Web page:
Lori Richardson, founder of sales training company, Score More Sales, advises managers to address this head-on by asking reps about their wellbeing during weekly one-on-ones. “I like to ask open-ended questions about the past week,” she said. “Questions like, ‘How did it go?’ and ‘What was it like?’ are good first steps. Then, you need to listen.”

When the rep is done sharing their reflection, Richardson suggests restating the main points to ensure you’re on the same page. If necessary, ask for clarity so you fully understand what’s affecting their state of mind. Also, she urges: Don’t judge. The level of comfort required for sharing in these scenarios can only exist if you don’t jump to judgment.

2. Build trust with authentic stories

For sales coaching to work, sales managers must earn reps’ trust. This allows the individual to be open about performance challenges. The best way to start is by sharing personal and professional stories.

These anecdotes should be authentic, revealing fault and weakness as much as success. There are two goals here: Support reps with relatable stories so they know they’re not struggling alone, and let them know there are ways to address and overcome challenges.

For example, a seasoned manager might share details about their first failed sales call as a cautionary tale, highlighting poor preparation, aggressive posturing, and lack of empathy during the conversation. This would be followed by steps the manager took to fix these mistakes, like call rehearsing and early-stage research into the prospect’s background, business, position, and pain points.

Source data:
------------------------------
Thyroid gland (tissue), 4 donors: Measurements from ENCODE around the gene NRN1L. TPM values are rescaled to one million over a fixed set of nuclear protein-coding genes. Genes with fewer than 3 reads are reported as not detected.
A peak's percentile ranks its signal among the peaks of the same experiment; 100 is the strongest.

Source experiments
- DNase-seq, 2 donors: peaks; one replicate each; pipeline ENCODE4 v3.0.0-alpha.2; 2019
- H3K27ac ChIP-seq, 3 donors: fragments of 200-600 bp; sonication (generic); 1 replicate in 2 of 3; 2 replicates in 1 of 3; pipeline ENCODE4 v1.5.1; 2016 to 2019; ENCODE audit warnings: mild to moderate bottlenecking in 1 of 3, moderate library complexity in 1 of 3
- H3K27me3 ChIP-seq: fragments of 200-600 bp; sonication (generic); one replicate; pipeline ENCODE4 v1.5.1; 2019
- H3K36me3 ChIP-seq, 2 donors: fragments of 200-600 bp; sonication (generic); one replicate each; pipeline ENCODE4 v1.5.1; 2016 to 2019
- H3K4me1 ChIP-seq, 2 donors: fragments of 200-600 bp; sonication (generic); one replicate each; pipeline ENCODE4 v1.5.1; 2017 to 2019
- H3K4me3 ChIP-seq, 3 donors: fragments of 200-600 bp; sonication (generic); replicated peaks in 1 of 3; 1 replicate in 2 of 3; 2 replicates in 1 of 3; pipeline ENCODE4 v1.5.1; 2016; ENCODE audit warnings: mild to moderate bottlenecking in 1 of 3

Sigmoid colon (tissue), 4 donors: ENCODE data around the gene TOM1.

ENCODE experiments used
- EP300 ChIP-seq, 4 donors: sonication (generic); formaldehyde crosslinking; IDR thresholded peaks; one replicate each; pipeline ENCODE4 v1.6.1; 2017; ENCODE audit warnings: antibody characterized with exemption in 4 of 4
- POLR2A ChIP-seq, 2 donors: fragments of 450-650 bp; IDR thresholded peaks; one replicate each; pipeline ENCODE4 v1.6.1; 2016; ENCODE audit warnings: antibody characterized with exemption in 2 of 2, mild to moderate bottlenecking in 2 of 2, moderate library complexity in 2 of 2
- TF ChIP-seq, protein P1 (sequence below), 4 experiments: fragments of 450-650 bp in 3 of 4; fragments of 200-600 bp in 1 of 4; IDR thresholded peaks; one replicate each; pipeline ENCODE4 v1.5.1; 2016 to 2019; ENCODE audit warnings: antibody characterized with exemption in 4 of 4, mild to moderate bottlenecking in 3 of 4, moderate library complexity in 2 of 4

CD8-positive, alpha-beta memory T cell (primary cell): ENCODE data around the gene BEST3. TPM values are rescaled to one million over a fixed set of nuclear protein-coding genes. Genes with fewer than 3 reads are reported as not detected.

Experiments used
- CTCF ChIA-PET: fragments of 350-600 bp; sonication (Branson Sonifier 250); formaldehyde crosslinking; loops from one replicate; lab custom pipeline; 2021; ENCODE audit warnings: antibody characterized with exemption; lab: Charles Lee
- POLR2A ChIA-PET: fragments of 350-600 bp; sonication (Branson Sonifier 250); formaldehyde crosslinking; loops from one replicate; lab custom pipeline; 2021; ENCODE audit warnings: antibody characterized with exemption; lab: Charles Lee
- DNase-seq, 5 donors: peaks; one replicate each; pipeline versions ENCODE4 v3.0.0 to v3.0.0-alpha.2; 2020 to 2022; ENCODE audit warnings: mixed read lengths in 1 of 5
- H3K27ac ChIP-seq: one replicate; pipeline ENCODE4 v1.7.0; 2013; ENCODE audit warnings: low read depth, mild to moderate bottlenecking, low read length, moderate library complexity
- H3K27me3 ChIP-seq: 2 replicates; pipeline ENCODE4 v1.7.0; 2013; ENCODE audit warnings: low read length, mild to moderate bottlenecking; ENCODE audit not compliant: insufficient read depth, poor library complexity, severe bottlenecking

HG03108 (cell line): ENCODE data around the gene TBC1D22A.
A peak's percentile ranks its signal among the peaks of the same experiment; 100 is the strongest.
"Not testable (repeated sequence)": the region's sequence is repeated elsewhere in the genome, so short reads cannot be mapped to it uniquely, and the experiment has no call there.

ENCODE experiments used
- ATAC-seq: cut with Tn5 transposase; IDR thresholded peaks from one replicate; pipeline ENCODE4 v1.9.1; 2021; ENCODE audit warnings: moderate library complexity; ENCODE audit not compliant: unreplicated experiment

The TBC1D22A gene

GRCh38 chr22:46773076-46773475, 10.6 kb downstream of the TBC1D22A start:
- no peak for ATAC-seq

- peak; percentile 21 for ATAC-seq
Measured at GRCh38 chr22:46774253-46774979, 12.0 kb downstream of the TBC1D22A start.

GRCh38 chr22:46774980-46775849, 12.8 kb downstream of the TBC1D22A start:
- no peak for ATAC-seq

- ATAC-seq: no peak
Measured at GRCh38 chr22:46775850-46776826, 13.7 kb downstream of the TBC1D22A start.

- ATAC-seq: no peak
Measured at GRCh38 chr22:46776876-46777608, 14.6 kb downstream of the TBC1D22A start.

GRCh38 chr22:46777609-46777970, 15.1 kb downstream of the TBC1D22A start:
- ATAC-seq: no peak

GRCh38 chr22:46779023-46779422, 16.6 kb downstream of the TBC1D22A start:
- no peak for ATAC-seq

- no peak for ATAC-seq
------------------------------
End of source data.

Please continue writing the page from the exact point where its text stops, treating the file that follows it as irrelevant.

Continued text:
3. Record and review sales calls

Once upon a time, sales reps learned by shadowing tenured salespeople. While this is still done, it’s inefficient and often untenable for virtual sales teams.

To give sales reps the guidance and coaching they need to improve sales calls, deploy an intuitive conversation recording and analysis tool like Einstein Conversation Insights (ECI). You can analyze sales call conversations, track keywords to identify market trends, and share successful calls to help coach existing reps and accelerate onboarding for new reps. Curate both “best of” and “what not to do” examples so reps have a sense of where the guide rails are.

4. Encourage self-evaluation

During post-call debriefs, skill assessments, or routine coaching during one-on-ones, it’s critical to have the salesperson self-evaluate. As a sales manager, you may only be with the rep one or two days a month. Given this disconnect, the goal is to encourage the sales rep to evaluate their own performance and build self-improvement goals around these observations.

There are two important components to this. First, avoid jumping directly into feedback during your interactions. Relax and take a step back. Let the sales rep self-evaluate.

Second, be ready to prompt your reps with open-ended questions to help guide their self-evaluation. Consider questions like:

  • What were your big wins over the last week/quarter?
  • What were your biggest challenges and where did they come from?
  • How did you address obstacles to sales closings?
  • What have you learned about both your wins and losses?